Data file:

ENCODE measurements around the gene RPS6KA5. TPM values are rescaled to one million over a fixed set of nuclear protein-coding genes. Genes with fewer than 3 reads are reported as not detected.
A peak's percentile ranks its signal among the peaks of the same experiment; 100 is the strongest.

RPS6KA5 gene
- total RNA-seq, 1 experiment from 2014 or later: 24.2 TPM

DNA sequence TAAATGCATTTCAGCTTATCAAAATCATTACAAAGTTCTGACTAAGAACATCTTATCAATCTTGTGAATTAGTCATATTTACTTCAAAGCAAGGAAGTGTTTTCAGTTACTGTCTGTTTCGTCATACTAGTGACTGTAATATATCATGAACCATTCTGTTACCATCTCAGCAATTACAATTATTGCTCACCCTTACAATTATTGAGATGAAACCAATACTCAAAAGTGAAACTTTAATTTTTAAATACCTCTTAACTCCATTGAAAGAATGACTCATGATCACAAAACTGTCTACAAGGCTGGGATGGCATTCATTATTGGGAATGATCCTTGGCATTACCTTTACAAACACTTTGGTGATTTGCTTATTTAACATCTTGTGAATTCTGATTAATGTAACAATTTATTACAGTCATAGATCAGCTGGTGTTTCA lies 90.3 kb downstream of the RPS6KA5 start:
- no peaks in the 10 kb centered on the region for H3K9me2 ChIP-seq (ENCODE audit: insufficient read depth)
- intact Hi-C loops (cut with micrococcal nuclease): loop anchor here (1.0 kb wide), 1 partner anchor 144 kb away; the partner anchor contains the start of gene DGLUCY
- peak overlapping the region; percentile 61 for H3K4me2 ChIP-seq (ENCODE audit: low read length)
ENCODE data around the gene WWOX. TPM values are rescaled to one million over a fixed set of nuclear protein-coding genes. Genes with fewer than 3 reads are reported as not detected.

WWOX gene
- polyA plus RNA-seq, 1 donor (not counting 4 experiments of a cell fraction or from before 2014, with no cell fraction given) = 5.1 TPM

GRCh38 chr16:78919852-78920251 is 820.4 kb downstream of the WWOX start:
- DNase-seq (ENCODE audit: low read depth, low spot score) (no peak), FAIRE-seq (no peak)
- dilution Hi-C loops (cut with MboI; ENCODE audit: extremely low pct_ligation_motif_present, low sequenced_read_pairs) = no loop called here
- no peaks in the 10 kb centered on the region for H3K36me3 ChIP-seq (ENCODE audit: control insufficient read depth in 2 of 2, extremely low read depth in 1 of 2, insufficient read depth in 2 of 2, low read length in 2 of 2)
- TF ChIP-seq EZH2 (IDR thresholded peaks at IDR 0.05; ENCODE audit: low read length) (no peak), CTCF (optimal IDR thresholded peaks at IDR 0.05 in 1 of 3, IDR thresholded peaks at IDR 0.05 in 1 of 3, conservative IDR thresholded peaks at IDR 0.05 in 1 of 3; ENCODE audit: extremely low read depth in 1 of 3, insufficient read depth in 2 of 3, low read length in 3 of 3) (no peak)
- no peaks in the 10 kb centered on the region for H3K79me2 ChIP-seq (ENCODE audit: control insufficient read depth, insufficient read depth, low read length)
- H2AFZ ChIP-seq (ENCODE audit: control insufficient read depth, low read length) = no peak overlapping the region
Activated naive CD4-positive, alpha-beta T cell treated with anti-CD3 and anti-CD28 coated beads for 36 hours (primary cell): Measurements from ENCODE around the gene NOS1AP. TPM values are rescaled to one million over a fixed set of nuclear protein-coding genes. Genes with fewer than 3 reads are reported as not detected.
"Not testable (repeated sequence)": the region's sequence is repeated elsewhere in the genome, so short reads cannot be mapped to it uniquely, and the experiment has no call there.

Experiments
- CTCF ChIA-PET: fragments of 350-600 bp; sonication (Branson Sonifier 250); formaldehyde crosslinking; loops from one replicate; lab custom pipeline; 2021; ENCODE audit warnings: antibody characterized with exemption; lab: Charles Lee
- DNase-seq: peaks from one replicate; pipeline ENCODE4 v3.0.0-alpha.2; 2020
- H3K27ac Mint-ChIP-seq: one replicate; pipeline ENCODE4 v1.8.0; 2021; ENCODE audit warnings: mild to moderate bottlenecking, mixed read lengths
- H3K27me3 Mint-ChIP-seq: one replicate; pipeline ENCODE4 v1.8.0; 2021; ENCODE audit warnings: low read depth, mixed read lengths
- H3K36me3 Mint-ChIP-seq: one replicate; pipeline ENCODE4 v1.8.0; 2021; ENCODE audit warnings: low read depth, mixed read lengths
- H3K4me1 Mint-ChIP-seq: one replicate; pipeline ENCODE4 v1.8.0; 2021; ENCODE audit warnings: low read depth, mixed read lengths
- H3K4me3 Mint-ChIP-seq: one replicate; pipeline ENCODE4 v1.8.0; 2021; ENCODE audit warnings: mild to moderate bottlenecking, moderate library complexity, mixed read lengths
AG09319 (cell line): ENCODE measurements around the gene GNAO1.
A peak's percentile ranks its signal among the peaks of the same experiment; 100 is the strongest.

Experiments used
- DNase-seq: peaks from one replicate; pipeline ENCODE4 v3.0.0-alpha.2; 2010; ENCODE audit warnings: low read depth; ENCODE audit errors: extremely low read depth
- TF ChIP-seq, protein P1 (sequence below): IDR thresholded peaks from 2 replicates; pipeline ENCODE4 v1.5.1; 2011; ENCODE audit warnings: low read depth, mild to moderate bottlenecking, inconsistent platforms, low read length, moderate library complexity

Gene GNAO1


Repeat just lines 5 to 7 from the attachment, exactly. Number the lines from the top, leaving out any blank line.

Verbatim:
DNA sequence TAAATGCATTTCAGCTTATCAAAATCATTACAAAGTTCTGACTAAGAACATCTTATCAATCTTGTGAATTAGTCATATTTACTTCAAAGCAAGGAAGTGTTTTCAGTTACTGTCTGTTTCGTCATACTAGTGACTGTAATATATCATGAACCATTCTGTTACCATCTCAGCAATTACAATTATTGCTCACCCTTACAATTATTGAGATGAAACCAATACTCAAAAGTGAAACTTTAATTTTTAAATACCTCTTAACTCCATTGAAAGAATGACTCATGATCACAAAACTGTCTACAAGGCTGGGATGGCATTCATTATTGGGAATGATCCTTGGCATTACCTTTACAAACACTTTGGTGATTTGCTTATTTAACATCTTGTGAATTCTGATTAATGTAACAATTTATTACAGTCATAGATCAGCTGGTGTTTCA lies 90.3 kb downstream of the RPS6KA5 start:
- no peaks in the 10 kb centered on the region for H3K9me2 ChIP-seq (ENCODE audit: insufficient read depth)
- intact Hi-C loops (cut with micrococcal nuclease): loop anchor here (1.0 kb wide), 1 partner anchor 144 kb away; the partner anchor contains the start of gene DGLUCY